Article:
When you, or a loved one, come to a point where senior housing is being considered as an option it is easy to be confused by the terminology. Understandably, many people don’t know the difference between Independent Living, Retirement Living, Assisted Living- let alone when health care professionals start throwing around acronyms: what’s a SNF? An AFH? And how do you know what’s right for you or your family member?

Those of us who work in this field are always happy to explain, and in fact, a lot of what we do when people visit our buildings is education regarding the choices available in senior living. But, if you’d like to be prepared before you begin navigating these options, read on!

When considering a move to senior housing, think about your needs, or the needs of your family member. Every day we do things to take care of ourselves; these things are called “Activities of Daily Living”, or ADL’s; they include: meal preparation, bathing, dressing, grooming, and leisure.

Medical needs are part of the aging experience of many; sometimes these become more than a person can manage themselves and support is needed. These needs can be part of a chronic condition or arise unexpectedly.

Social needs are also essential to consider! Research has linked being socially engaged with being mentally and physically healthy. It may become more difficult to stay involved in social groups as we age, so it is important to include social and spiritual activity in your plan for housing.

Financial needs are, unfortunately, a factor in considering senior housing, as well. Long term care can be expensive, and balancing the care you need with where you want to live requires careful evaluation of your budget, and may include a need for public assistance in the form of Medicaid.

There are five basic types of “senior housing” available:

  • In-Home Services: Support services include assistance with errands, companionship, activities of daily living (ADL’s), and other non-medical tasks. In-Home services serve people who want or need non-medical assistance in their home or a community living situation.  In-home services can range from a couple hours a week, to live-in care.
  • Independent Retirement Living: This option refers to any housing arrangement designed exclusively for seniors, generally age 55 and over. Housing varies widely, from apartment style living to freestanding homes. You may also hear the terms: retirement community, senior housing, or senior apartments. Independent Living serves seniors who want the advantage of a community environment, meals, housekeeping, and transportation but don’t anticipate needing assistance with ADL’s.
  • Assisted Living: These (AL) communities offer safety and security of 24 hour support and access to care. If you or your family member is having difficulty, or anticipates having difficulty with showering, dressing medication management, or other “ADL’s”, this option may be a good choice, as residents get the support they need while remaining as independent as possible. You can expect all the activities offered in Independent Living Communities, but with that additional support as needed. The staff in assisted living buildings is trained to provide support; in addition they are trained to observe residents to help ensure their health, safety, and well-being.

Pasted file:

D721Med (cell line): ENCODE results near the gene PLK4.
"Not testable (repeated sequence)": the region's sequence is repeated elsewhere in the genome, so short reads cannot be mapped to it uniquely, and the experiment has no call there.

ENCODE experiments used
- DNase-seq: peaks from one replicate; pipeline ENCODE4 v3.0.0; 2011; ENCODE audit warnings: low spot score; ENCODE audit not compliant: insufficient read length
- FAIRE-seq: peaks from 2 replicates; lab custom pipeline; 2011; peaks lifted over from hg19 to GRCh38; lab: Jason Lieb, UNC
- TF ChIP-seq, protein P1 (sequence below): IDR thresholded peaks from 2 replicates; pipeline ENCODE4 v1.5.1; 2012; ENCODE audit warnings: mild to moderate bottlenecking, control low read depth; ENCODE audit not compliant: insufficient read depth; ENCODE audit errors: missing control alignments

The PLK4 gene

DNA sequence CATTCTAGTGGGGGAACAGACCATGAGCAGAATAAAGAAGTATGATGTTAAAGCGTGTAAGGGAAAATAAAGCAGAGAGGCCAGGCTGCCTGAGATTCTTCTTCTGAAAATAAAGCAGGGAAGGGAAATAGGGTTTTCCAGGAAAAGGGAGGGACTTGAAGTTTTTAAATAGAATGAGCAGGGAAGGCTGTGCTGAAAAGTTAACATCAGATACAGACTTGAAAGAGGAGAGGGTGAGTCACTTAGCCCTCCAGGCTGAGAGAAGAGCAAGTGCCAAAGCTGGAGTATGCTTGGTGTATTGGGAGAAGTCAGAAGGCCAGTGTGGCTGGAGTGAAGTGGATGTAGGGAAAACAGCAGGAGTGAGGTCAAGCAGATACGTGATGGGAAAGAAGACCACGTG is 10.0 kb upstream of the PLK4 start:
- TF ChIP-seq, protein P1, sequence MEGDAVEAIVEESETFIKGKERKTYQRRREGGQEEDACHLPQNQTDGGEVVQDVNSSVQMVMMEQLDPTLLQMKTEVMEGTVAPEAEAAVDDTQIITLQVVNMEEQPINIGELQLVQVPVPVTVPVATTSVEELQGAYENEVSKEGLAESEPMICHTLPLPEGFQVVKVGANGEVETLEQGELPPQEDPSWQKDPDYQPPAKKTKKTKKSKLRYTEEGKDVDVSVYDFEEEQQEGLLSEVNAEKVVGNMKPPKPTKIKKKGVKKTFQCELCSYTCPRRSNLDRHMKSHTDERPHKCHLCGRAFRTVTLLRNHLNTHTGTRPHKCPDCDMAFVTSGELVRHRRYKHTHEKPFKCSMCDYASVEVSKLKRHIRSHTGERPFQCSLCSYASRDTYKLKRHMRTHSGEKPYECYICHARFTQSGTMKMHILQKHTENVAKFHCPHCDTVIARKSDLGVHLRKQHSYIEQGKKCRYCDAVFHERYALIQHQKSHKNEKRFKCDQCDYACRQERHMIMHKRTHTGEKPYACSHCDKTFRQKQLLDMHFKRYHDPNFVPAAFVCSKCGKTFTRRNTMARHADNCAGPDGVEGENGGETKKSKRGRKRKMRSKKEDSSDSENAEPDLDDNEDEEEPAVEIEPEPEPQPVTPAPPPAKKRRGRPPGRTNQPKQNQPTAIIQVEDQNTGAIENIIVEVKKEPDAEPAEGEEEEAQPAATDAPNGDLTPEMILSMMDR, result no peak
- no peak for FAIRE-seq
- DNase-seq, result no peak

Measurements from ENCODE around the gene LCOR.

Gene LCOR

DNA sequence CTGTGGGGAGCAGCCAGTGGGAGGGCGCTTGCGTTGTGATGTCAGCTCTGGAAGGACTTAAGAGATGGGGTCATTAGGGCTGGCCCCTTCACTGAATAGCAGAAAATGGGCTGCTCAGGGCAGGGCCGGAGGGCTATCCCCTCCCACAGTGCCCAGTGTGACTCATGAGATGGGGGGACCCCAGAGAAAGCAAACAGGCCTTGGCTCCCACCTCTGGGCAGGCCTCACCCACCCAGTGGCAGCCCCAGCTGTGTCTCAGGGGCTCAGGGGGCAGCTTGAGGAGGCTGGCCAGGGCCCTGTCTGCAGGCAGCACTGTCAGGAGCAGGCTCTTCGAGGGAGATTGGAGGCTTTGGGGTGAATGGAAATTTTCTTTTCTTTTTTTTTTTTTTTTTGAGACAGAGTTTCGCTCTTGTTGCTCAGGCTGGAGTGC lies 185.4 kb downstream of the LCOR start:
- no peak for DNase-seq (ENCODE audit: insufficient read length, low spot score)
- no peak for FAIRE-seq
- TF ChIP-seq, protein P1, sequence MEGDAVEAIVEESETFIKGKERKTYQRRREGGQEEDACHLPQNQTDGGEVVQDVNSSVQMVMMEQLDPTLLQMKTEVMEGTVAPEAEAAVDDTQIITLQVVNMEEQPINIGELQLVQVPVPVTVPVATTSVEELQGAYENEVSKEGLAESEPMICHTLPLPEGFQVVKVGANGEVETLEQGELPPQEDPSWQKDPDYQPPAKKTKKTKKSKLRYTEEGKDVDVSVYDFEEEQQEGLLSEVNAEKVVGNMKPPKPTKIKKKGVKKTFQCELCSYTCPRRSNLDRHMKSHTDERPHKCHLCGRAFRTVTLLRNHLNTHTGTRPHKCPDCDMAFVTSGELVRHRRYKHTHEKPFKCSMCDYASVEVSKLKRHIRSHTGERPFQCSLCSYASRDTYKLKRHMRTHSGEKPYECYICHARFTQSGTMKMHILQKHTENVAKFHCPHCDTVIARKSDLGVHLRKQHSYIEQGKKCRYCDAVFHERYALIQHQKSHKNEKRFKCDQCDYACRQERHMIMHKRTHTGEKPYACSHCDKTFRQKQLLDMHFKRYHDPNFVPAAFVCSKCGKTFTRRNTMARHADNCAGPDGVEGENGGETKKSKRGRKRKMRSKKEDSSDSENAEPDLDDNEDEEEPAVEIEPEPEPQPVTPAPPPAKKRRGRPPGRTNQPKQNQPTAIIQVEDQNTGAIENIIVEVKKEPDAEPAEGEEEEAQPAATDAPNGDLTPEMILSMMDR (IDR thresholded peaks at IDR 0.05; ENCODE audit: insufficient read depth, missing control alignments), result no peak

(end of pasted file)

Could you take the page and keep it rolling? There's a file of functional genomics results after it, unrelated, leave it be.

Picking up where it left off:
• Adult Family Homes: These “homes” are literally residential homes licensed to provide professional care for up to six residents. They provide room, board, and help with ADL’s in a small setting. Adult Family Homes (AFH) typically serve seniors who need 24 hour care and supervision, including for individuals with dementia, Parkinson’s, strokes, special diets and hospice care.
  • Memory Care: Memory and Alzheimer’s care communities provide a secure environment with 24 hour care in which specific physical and mental needs of each individual are met. Support with ADL’s is provided, often at a higher level than is available in AL communities. Memory care is appropriate for people who need a secure environment, or constant checking to be safe. These communities are specially adapted for people with poor judgement, or tendencies to wander.
  • Skilled Nursing: Skilled Nursing Facilities (SNF) were referred to as “Nursing Homes” in the not too distant past; they provide assistance in ADL’s and offer a high level of medical care, as well. SNF’s serve long and short term patients, often for rehabilitation after a surgery or injury, or those who suffer from chronic health issues that are too complicated to be tended at home or in a community setting.

Here in Gig Harbor we are fortunate to have senior housing options at every level, so if you are curious about what is available I encourage you to reach out to any community and learn more!

Susan Pfundt is the Executive Director of Sound Vista Village, a Village Concepts Community in Gig Harbor, Washington. Her experience in Senior Living also includes several years as Program Coordinator, during which she developed a profound awareness of how attitude and lifestyle affect the experience of aging.